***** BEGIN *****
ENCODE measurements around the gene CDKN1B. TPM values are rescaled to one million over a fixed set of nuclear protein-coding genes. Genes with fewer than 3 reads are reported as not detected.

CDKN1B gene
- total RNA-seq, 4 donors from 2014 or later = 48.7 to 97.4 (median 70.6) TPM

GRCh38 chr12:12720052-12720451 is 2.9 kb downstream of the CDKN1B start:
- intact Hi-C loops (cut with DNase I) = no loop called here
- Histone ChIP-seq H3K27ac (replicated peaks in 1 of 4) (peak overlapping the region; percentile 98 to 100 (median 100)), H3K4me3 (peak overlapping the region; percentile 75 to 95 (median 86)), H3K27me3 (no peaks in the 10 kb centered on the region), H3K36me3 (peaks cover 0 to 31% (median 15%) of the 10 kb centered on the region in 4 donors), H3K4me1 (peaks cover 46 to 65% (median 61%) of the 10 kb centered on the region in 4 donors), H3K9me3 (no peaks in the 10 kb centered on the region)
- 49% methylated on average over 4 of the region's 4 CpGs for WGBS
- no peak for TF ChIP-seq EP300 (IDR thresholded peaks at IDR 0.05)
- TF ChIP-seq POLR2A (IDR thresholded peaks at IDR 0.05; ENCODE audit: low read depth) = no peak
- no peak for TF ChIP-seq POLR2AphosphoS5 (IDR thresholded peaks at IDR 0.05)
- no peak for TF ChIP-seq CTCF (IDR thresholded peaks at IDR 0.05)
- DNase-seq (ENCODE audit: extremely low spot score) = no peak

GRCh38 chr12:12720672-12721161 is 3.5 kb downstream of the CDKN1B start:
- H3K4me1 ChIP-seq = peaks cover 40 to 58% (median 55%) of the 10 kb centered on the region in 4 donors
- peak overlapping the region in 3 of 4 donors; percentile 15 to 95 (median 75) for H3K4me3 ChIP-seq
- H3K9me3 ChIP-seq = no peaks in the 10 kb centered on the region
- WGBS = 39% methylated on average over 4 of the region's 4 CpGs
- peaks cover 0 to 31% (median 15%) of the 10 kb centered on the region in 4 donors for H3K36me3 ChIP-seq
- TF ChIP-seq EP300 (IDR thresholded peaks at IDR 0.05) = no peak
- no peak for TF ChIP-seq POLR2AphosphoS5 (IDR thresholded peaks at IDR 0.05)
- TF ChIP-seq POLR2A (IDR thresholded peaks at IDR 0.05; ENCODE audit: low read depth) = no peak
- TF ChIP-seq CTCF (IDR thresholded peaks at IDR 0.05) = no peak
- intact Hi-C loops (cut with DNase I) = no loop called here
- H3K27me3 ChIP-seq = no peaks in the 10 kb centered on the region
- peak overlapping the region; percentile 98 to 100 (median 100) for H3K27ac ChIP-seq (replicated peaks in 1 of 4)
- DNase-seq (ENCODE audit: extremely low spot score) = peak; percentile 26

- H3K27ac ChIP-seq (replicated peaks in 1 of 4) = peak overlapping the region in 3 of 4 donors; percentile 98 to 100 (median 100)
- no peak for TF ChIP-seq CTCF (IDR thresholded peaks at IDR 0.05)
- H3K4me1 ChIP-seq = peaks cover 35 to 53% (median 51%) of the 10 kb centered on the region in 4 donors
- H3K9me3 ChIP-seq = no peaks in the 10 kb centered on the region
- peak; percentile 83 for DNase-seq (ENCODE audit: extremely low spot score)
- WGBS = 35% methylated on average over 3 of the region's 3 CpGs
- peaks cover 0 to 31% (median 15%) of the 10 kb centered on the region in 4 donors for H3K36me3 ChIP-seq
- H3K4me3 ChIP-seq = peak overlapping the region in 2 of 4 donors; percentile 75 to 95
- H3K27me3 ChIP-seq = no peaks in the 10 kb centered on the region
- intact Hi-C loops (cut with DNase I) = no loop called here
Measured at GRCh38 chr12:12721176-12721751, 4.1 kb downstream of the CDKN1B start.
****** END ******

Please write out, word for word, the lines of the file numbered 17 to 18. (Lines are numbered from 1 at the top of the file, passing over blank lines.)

- WGBS = 39% methylated on average over 4 of the region's 4 CpGs
- peaks cover 0 to 31% (median 15%) of the 10 kb centered on the region in 4 donors for H3K36me3 ChIP-seq